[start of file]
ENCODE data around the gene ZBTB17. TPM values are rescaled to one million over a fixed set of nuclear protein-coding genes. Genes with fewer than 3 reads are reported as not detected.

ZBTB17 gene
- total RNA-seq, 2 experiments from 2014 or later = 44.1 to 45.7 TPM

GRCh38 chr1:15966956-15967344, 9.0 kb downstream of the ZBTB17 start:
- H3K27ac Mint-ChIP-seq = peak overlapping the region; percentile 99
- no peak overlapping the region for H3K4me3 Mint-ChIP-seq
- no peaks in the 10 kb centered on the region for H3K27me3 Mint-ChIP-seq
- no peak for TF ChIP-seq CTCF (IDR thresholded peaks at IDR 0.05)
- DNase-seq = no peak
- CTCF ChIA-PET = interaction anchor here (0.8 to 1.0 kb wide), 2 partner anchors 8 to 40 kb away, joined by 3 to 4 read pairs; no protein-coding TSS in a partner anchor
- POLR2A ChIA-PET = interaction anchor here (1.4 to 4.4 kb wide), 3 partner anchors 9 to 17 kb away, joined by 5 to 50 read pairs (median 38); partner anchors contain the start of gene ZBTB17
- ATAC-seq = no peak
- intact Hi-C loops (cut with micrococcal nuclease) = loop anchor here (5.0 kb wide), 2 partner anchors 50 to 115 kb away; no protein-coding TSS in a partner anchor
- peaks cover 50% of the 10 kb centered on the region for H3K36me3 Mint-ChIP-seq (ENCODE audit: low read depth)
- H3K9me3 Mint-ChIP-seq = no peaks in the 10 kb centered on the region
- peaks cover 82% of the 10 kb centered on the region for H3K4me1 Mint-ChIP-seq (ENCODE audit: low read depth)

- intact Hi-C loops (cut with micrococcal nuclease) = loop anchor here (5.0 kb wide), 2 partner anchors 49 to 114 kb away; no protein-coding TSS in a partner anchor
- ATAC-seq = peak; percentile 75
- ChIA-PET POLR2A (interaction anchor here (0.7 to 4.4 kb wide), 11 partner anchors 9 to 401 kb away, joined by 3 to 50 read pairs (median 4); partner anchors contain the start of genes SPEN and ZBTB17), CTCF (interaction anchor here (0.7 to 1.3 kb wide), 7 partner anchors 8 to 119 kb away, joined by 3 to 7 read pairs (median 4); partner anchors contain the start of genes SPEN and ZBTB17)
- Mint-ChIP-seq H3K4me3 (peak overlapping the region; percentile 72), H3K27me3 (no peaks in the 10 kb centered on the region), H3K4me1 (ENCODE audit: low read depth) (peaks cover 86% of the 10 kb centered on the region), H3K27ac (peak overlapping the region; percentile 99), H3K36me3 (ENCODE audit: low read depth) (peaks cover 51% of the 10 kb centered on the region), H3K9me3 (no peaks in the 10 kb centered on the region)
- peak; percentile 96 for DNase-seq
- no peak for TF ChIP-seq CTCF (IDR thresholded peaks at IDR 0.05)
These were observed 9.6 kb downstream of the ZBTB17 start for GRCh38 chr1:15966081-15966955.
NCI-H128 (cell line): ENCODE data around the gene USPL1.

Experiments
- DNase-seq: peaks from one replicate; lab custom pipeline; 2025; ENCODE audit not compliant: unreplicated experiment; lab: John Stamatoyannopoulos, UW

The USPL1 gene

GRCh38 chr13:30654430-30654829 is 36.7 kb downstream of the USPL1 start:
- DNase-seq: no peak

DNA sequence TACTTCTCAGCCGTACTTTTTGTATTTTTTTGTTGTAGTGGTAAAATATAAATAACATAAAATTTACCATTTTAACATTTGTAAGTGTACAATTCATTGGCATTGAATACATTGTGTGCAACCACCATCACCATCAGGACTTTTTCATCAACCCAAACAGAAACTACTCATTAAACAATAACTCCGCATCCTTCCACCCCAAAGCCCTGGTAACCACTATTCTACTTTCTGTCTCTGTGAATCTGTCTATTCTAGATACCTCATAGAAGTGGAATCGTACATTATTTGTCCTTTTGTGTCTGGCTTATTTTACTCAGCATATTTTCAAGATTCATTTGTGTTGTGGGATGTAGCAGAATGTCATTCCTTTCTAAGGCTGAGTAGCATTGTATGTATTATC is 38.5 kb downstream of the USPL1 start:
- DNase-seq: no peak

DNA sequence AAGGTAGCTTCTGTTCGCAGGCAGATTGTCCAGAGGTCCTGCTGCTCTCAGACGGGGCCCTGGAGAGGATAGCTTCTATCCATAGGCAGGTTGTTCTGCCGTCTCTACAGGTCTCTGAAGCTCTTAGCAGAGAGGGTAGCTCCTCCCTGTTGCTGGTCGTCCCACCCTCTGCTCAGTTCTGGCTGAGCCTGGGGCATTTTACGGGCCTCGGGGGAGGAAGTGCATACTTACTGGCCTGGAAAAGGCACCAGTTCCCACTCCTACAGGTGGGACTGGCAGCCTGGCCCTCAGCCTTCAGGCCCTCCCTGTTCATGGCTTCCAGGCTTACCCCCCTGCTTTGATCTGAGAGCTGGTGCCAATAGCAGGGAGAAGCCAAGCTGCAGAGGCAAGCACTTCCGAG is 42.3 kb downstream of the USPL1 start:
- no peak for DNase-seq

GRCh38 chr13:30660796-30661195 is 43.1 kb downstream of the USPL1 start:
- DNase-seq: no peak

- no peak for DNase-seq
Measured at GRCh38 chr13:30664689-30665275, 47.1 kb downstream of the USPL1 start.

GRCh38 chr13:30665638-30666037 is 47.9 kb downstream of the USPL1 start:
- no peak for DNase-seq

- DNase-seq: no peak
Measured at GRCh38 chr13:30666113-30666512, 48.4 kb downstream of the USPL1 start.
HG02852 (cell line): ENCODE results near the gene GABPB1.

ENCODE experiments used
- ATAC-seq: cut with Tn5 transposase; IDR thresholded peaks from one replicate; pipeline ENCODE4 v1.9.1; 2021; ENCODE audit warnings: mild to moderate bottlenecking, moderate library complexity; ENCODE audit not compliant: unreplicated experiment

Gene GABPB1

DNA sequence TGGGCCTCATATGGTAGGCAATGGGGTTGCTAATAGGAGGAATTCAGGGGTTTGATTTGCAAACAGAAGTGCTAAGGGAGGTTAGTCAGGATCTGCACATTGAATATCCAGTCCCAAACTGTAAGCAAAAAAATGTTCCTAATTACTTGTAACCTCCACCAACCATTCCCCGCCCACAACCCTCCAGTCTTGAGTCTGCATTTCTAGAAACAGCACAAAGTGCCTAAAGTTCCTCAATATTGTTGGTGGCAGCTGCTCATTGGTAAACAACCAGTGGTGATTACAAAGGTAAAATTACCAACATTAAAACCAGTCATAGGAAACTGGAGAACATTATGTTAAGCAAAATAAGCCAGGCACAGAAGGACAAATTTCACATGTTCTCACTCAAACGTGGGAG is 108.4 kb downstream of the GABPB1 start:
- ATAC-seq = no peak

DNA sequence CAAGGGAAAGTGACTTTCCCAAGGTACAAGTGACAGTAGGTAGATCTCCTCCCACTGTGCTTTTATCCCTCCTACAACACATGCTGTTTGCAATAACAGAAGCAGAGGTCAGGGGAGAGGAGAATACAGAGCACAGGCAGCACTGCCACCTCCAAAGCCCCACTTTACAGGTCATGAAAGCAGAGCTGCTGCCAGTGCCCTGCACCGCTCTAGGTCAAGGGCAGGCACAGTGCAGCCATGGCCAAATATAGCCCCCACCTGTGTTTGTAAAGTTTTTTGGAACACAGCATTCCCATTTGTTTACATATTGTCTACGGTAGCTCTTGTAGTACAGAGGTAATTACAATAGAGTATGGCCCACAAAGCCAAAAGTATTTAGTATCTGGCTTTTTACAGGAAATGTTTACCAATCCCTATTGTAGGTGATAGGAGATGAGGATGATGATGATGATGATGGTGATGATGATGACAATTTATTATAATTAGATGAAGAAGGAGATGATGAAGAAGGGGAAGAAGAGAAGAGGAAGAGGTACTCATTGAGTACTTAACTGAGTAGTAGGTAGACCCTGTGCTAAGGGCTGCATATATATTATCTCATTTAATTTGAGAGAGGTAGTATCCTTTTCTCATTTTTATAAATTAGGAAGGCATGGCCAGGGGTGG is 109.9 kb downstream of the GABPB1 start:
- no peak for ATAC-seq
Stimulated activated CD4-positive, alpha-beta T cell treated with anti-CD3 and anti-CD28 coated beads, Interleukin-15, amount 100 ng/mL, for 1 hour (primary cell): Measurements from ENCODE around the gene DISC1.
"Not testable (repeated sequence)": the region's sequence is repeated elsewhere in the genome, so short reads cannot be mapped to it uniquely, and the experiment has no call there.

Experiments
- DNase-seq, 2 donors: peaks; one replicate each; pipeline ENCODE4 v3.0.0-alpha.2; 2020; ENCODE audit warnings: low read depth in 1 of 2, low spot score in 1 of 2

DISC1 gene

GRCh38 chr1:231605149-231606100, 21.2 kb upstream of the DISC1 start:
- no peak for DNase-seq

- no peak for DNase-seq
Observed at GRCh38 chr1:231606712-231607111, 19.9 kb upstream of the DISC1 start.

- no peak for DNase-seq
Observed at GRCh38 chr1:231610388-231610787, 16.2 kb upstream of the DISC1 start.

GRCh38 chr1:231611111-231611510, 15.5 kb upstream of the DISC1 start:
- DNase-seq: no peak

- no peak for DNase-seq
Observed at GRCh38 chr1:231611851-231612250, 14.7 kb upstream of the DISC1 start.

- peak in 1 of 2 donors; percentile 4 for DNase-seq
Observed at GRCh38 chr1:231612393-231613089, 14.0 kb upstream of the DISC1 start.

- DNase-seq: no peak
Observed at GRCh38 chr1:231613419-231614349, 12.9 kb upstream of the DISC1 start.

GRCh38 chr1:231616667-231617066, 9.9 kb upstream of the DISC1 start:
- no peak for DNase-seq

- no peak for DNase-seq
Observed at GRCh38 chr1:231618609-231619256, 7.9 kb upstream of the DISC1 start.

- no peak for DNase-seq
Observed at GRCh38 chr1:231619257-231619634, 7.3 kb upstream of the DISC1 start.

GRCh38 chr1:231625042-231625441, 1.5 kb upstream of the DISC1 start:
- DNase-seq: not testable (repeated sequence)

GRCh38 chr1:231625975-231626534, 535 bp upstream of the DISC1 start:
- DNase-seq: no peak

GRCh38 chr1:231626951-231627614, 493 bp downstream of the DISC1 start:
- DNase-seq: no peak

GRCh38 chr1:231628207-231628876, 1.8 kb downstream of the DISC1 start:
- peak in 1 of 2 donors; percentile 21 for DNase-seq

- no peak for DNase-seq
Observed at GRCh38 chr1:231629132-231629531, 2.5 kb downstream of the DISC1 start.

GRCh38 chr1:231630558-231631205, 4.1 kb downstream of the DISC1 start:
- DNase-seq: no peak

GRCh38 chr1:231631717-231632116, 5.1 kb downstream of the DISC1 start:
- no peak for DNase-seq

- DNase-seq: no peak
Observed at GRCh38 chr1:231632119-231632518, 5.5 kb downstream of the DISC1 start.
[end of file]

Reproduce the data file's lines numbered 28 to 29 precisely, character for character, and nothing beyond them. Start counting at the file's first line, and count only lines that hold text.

GRCh38 chr13:30654430-30654829 is 36.7 kb downstream of the USPL1 start:
- DNase-seq: no peak